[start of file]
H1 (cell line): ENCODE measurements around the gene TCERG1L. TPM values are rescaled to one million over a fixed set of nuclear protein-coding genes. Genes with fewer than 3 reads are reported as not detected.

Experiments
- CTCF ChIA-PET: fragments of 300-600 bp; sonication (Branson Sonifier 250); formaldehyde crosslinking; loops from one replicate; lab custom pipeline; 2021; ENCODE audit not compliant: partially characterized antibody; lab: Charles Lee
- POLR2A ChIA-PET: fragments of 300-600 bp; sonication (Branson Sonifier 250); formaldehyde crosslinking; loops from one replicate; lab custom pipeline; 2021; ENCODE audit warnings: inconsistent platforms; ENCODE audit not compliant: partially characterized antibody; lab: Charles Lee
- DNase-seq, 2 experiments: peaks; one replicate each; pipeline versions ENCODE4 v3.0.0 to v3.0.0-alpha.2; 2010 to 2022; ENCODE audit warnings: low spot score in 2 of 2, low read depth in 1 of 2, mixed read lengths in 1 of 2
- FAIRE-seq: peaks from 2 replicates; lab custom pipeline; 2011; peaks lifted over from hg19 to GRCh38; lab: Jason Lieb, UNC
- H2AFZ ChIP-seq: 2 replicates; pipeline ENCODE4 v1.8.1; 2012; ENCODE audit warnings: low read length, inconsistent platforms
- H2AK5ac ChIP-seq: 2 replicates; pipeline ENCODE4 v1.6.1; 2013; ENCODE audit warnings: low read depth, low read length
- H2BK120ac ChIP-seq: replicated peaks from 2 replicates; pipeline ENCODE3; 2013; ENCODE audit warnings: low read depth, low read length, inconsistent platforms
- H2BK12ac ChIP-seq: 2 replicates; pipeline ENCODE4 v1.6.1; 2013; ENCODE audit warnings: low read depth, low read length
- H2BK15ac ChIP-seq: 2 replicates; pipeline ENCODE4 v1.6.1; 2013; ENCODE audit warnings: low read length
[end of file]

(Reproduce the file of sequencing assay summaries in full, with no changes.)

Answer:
H1 (cell line): ENCODE measurements around the gene TCERG1L. TPM values are rescaled to one million over a fixed set of nuclear protein-coding genes. Genes with fewer than 3 reads are reported as not detected.

Experiments
- CTCF ChIA-PET: fragments of 300-600 bp; sonication (Branson Sonifier 250); formaldehyde crosslinking; loops from one replicate; lab custom pipeline; 2021; ENCODE audit not compliant: partially characterized antibody; lab: Charles Lee
- POLR2A ChIA-PET: fragments of 300-600 bp; sonication (Branson Sonifier 250); formaldehyde crosslinking; loops from one replicate; lab custom pipeline; 2021; ENCODE audit warnings: inconsistent platforms; ENCODE audit not compliant: partially characterized antibody; lab: Charles Lee
- DNase-seq, 2 experiments: peaks; one replicate each; pipeline versions ENCODE4 v3.0.0 to v3.0.0-alpha.2; 2010 to 2022; ENCODE audit warnings: low spot score in 2 of 2, low read depth in 1 of 2, mixed read lengths in 1 of 2
- FAIRE-seq: peaks from 2 replicates; lab custom pipeline; 2011; peaks lifted over from hg19 to GRCh38; lab: Jason Lieb, UNC
- H2AFZ ChIP-seq: 2 replicates; pipeline ENCODE4 v1.8.1; 2012; ENCODE audit warnings: low read length, inconsistent platforms
- H2AK5ac ChIP-seq: 2 replicates; pipeline ENCODE4 v1.6.1; 2013; ENCODE audit warnings: low read depth, low read length
- H2BK120ac ChIP-seq: replicated peaks from 2 replicates; pipeline ENCODE3; 2013; ENCODE audit warnings: low read depth, low read length, inconsistent platforms
- H2BK12ac ChIP-seq: 2 replicates; pipeline ENCODE4 v1.6.1; 2013; ENCODE audit warnings: low read depth, low read length
- H2BK15ac ChIP-seq: 2 replicates; pipeline ENCODE4 v1.6.1; 2013; ENCODE audit warnings: low read length